A bore 38 is located through the head 28 and body 22 continuing through and terminating just beyond the recess 32. This bore 38 is stepped larger on the head end and is smaller through the body portion and continues with the same smaller diameter just beyond the recess 32. The bore 38, as illustrated best in FIGS. 4 and 6, is round and is not concentric with either the head 28 or body 22. While the bore 38 is shown on the upper portion of the body 22 in the drawings its position may be relocated in any plane as long as it is not concentric with the body 22, and still may fall within the scope of the invention.
The pin 20 has a length that is governed by the configuration of the box hitch 34 since it is dimensioned to extend just beyond the outside surface of the hitch as illustrated in FIG. 1. While the overall length of the body 22 is not particularly important it must protrude sufficiently from the hitch to lock the ball mount 36 securely in place. The second end 26 of the pin 20 is round 40 or has a full radius from the body 22 as shown in FIGS. 2-4, 6 and 11, which permits the pin to be easily inserted into existing holes in the hitch and ball mount. While round is preferred, other shapes are acceptable such as a cone, truncated end, oval etc. It has been found that hardened tool steel is an ideal material for the pin 20, however, other materials may be used with equal ease and dispatch. Plating or other surface treatment may also be added to protect the pin from corrosion, wear or other types of exterior deterioration.
An eccentric cam lobe 42 is loosely disposed within the recess 32 within the body 22 of the pin 20 and has a shape conforming basically to the configuration of the recess 32 and outside surface of the body 22 except it is somewhat eccentric having a flat 44 on one side as illustrated in FIGS. 5 and 7. The cam lobe 42 further includes a hexagonal hole 46 therethrough basically in the radial center. The lobe 42 is made of a structurally sound material such as hardened tool steel or other hardened material as the locking strength is achieved by only a portion of the lobe that protrudes above the surface of the pin body 22 and intersects with the inside surface of the ball mount 36, thus preventing removal of the device from the hitch. The lobe 42, as shown in FIGS. 2 and 4, may also be located adjacent to the solid pin second end 26 for lockably interfacing with the outside surface of the trailer box hitch receiver.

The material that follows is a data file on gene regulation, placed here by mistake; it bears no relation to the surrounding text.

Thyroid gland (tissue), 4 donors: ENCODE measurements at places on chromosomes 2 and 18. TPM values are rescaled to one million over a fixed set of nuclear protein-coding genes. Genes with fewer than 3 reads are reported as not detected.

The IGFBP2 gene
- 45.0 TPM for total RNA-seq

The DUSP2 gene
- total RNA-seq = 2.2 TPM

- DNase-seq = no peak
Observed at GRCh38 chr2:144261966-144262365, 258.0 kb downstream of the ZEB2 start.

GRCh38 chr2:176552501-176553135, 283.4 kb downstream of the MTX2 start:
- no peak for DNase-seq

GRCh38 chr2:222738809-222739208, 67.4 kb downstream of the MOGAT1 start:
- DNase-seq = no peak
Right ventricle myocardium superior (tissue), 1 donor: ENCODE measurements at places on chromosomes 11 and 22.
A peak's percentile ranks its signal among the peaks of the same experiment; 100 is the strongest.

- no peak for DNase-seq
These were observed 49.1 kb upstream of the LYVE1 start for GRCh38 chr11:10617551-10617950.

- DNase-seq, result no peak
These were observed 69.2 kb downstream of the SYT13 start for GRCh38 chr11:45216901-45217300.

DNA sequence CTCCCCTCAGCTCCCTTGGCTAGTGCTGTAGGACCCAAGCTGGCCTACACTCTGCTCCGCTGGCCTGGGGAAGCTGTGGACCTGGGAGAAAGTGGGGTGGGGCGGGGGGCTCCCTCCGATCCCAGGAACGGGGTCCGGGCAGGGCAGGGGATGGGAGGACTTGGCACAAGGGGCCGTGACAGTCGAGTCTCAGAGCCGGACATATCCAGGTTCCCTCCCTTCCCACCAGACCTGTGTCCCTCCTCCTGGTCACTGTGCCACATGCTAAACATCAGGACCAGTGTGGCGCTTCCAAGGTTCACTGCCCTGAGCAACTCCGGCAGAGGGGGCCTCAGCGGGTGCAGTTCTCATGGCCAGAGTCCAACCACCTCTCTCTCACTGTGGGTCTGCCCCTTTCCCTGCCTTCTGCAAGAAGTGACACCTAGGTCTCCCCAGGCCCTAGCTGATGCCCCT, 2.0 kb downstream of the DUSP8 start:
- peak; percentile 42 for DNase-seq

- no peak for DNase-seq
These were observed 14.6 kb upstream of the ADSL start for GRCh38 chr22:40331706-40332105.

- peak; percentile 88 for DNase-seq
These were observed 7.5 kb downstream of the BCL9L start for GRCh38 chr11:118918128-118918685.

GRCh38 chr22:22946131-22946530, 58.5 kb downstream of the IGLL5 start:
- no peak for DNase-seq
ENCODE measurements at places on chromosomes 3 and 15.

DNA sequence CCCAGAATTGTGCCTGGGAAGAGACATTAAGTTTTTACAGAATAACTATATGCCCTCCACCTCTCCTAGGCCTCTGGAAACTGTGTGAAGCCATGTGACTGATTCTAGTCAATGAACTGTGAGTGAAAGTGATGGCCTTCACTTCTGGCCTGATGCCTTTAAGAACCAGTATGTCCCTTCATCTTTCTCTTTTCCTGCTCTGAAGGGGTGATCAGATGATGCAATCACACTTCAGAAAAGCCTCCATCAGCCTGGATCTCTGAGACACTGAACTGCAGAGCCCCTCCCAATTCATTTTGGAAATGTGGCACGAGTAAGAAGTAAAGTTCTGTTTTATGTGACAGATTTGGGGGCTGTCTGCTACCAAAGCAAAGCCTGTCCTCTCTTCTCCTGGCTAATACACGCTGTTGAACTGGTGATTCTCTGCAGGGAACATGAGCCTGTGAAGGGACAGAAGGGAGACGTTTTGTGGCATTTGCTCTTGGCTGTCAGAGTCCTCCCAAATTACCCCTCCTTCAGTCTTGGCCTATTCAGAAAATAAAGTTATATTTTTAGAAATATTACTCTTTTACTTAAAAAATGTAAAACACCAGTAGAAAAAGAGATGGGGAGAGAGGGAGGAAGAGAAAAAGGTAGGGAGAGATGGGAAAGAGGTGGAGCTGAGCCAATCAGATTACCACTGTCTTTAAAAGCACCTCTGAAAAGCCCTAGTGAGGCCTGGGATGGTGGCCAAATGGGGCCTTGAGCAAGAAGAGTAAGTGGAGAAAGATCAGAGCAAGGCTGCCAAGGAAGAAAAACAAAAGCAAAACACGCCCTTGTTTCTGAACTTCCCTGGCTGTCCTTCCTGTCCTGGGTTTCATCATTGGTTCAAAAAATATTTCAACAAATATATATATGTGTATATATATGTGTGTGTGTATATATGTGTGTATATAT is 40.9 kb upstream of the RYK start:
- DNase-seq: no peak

A high security circular keyway lock 48 is disposed within the bore 38 of the head 28 of the pin 20 as shown in FIGS. 4 and 6. This preferred lock 48 is well known in the industry and usually contains at least a 7 pin tumbler, however it should not be limited to this particular type, as any lock of a similar configuration may be used; for example, a lock operated by a straight key. Means to retain the lock 48 within the head 28 of the pin 20 are in the form of a set screw 50, which is located in a threaded hole 52 in the head 28, as shown in FIGS. 4 and 6. The threaded hole 52 may be at any position around the lock 48, however directly below is shown for convenience in the drawings. If desired, a structural filler such an epoxy 54 may be added to the hole 52 to prevent removal of the set screw 50. It should be noted that the set screw 50 impinges directly on the body of the lock 48 in such a manner that it holds the lock 48 securely in place by tension and also into a groove or recess in the lock's body.